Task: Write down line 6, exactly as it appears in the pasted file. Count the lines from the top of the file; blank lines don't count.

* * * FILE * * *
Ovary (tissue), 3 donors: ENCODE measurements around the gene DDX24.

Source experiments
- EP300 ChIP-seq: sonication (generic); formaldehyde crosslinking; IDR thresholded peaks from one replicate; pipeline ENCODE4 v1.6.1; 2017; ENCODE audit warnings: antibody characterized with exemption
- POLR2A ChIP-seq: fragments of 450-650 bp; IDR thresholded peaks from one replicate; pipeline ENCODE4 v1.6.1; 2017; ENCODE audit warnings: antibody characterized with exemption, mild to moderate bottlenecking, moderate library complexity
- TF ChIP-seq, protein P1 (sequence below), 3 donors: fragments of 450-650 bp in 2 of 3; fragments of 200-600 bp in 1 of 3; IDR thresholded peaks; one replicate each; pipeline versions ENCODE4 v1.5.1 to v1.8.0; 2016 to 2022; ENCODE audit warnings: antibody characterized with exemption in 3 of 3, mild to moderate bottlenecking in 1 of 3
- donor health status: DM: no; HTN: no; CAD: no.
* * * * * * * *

- donor health status: DM: no; HTN: no; CAD: no.